The quarterfinals of the first clay-court WTA 1000 event of 2024 are set at the Mutua Madrid Open. Vote for your favorite rally of the Round of 16 below.

When Yulia Putintseva skipped around her backhand, one could have reasonably assumed she was shaping up for an inside-in forehand drive down the line. But the Kazakhstani's creativity is always one step ahead. From the far ad corner, she came up with an inside-out forehand drop shot -- rarely seen due to its technical difficulty and the need, from that position, for it to be a clean winner. Which, of course, it was.

More drop shot creativity from another queen of the shot, Ons Jabeur -- this time carving beautifully under her forehand for a clean return winner.

Coco Gauff showed off her wheels against Madison Keys, racing across the court to retrieve a full-blast drive volley and turning it into a forehand pass down the line.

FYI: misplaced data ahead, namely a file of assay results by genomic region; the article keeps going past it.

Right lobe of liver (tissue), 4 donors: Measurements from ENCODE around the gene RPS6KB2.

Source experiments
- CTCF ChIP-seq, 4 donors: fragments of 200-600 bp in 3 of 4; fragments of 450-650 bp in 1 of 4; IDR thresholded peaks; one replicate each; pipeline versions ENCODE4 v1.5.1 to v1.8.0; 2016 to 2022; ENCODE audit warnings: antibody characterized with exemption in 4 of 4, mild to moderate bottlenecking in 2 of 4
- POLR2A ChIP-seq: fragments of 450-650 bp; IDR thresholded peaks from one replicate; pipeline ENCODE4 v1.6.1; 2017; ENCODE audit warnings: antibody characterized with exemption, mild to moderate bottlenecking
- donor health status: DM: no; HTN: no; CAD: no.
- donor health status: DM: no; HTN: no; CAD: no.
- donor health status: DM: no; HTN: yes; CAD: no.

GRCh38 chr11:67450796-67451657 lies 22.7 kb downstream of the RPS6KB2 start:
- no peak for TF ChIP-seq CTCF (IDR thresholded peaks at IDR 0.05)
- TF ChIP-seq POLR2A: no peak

How hard is Yulia Putintseva to put away? Daria Kasatkina needed all her patience, accuracy and control to get past her, placing a backhand perfectly in the corner of the court.

The defensive lob from Jelena Ostapenko was superb, landing right on Ons Jabeur's baseline. No matter: the Tunisian simply pulled off an overhead winner, loading it with so much spin that it curved away from Ostapenko as she tried desperately to reach it.

Danielle Collins shone on defense here -- not just in simply retrieving Aryna Sabalenka's bullets, but as commentator Jill Craybas noted, getting her penultimate forehand so short and low that it set her up to loft a pinpoint lob over Sabalenka's head.

Yulia Putintseva used a similar shot to set up the winner in this point, this time from an aggressive position. She used a chopped forehand, fizzing with spin, to drag Kasatkina forward, then picked her off with a sumptuous pass.